Memories of the 1921 Tulsa Massacre

One hundred years before, a White mob in Tulsa, Okla., hit 300 Black people and decreased the growing Black community of Greenwood – additionally recognized as “Black Wall Street” – to ashes. 

One of the most famous massacres in American records and those who saw it: One hundred years before now, in Tulsa, Oklahoma, a Black youthful footwear shiner called Dick Rowland walked onto a lift run by a 17-year-old White girl. 

Wild accusations regarding what occurred on that lift among the two teens would point to one of the most famous massacres in American records. Rowland was captured the next day, and the Tulsa Tribune published an inflammatory article alleging that the youthful guy had tried to “assault” the girl. 

A white mob fell on the courthouse, asking that Rowland be shifted over to them. Armed Black guys noted up to protect Rowland and stop him from being killed. Gunfire quickly exploded. It would point to what would become acknowledged as the Tulsa Massacre, as White people started to kill Black people on the scene.

Tulsa-Massacre
Tulsa-Massacre

As several as 300 people were shot, and 8,000 were transmitted abandoned as the once flourishing, self enough Black neighborhood of Greenwood – additionally recognized as “Black Wall Street” – was decreased to ashes.

Sooner than recognize and atone for this crime, Tulsa started attempting to delete the event from the past. But it could not be deleted from the mind of those who lived it.

Story Of Hooker At Time Of Massacre

In 2018, I had the excellent reputation of questioning Olivia J. Hooker, one of the latest revealed descendants of the Tulsa Massacre. She an active 103 years old when I joined her. She would fall only two months later.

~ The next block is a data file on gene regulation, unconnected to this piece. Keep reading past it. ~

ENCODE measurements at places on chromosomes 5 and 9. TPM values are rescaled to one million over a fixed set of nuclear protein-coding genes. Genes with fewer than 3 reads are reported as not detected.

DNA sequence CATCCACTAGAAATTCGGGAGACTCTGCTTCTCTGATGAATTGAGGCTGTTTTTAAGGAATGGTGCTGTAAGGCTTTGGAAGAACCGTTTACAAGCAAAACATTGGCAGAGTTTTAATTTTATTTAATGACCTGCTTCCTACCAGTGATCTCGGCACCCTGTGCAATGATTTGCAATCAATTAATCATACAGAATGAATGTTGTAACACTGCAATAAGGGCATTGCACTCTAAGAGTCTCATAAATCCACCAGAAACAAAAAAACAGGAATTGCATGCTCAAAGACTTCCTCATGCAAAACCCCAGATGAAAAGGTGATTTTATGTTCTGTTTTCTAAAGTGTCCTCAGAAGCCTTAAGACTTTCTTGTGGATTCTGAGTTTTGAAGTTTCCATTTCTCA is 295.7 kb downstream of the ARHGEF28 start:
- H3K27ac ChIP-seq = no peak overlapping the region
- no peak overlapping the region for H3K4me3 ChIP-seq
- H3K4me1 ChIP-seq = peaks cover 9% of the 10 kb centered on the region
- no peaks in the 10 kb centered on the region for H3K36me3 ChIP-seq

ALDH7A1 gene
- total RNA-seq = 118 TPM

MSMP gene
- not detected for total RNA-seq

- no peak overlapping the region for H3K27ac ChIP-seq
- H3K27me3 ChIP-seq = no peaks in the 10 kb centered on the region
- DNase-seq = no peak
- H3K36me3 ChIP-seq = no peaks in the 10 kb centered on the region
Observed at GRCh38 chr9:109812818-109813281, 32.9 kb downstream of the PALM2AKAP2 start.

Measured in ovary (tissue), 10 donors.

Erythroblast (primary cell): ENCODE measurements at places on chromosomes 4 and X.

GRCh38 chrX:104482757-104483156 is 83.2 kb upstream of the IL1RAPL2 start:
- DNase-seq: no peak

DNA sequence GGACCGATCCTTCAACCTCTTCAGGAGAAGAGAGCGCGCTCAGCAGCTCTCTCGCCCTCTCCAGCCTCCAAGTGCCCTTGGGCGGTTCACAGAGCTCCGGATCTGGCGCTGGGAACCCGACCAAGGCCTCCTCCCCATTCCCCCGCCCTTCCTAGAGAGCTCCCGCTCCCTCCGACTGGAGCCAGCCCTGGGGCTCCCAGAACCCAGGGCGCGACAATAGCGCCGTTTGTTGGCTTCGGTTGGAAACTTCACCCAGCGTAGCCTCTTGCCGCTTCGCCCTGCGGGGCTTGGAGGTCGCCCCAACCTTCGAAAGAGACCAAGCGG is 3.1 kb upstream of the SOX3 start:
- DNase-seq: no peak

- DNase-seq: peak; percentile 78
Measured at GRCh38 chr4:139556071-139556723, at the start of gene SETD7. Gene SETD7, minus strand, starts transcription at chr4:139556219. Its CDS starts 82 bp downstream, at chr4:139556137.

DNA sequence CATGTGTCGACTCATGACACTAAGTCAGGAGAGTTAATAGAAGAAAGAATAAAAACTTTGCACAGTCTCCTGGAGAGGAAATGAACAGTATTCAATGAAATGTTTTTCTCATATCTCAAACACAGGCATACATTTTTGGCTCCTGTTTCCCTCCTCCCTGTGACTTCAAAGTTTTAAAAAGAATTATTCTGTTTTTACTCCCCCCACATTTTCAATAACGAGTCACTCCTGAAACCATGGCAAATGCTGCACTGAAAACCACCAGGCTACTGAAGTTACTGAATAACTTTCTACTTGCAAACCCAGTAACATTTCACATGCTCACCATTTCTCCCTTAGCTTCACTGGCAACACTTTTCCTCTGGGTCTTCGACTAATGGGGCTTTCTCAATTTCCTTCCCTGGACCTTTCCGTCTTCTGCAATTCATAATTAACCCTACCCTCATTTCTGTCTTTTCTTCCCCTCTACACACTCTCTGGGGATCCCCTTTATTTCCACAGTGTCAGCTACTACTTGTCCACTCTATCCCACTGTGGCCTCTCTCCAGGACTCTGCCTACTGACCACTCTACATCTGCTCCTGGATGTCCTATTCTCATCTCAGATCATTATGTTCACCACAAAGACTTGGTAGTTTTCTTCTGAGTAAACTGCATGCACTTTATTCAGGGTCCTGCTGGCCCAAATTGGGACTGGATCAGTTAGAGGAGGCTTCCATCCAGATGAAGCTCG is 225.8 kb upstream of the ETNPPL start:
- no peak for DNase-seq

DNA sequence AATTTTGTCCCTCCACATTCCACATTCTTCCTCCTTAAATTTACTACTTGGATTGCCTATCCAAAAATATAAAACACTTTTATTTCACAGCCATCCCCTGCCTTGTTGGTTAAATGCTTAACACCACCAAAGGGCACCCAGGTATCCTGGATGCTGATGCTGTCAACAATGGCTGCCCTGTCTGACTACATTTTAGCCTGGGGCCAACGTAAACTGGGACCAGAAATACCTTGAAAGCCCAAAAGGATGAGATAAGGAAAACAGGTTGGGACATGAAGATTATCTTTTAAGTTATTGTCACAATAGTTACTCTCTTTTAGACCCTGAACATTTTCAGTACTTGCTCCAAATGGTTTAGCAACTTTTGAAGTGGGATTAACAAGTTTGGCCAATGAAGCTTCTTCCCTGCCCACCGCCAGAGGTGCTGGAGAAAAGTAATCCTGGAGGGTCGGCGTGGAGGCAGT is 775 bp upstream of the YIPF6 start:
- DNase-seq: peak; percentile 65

Hooker was a small girl at the moment of the massacre, only six years old, and she learns everything as a kid would: the fear of dropping with siblings under an oak dining desk, as the legs of White terrorists walked throughout it. 

It was the mind of those men killing, polluting, or removing all the beautiful things, the things that drew the presence of Black culture, or held the probability of Black joy.

“They got a bill to my sisters’ piano. They spilled oil all across my grandmother’s mattress,” Hooker stated. “They got all the service that Momma had only made for Christmas; drink can, teapot – you recognize, that sort of nice stuff. If anything seemed expensive, they got it.”

Her ideas simply explained that this massacre wasn’t just about a lift, fear, or mass shooting event. It was further regarding greed and hate, about the cancellation of Black perfection that, by its very presence, sat a significant warning to White supremacy.

Black Wall Street designed Black prosperity and years of abuse, so White supremacy had to stop it.

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